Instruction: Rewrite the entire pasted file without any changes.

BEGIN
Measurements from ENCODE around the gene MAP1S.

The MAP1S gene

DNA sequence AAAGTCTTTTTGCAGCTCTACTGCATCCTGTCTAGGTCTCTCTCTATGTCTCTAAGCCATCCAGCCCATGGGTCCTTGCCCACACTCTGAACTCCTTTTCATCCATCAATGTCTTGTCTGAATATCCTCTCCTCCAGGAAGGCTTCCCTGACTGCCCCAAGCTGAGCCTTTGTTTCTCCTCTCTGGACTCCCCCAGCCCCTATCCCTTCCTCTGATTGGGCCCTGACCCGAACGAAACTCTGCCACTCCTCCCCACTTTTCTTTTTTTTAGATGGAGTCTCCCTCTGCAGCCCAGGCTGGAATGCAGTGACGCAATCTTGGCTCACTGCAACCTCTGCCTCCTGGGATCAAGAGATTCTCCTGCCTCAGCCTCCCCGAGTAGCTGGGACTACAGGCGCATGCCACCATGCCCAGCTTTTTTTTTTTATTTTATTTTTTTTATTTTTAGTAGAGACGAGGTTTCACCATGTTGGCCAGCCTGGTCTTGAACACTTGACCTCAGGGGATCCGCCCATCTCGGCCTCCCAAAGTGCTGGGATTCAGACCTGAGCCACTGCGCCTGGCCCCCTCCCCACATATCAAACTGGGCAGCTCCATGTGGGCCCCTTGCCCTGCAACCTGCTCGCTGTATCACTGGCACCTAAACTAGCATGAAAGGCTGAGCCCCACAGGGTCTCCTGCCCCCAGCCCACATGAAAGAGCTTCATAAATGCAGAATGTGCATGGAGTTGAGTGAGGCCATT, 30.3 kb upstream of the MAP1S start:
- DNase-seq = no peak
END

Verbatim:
Measurements from ENCODE around the gene MAP1S.

The MAP1S gene

DNA sequence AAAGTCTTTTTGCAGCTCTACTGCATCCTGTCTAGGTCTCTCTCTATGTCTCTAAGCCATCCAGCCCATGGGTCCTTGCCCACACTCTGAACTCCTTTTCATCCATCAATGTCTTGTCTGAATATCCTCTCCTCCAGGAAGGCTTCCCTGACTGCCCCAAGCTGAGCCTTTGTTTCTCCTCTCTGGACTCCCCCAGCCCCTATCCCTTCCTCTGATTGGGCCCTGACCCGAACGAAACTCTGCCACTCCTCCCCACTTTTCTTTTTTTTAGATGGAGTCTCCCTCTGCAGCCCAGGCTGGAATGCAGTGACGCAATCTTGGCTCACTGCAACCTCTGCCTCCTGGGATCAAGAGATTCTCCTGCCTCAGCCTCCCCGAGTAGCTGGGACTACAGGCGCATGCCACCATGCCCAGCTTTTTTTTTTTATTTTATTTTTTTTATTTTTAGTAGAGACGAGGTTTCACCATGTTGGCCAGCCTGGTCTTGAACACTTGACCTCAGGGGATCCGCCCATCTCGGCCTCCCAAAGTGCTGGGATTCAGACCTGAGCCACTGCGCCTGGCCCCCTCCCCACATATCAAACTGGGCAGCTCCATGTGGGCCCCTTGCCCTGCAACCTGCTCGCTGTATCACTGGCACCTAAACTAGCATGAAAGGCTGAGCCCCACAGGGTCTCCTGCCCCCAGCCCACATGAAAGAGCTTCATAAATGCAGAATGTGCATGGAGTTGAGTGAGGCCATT, 30.3 kb upstream of the MAP1S start:
- DNase-seq = no peak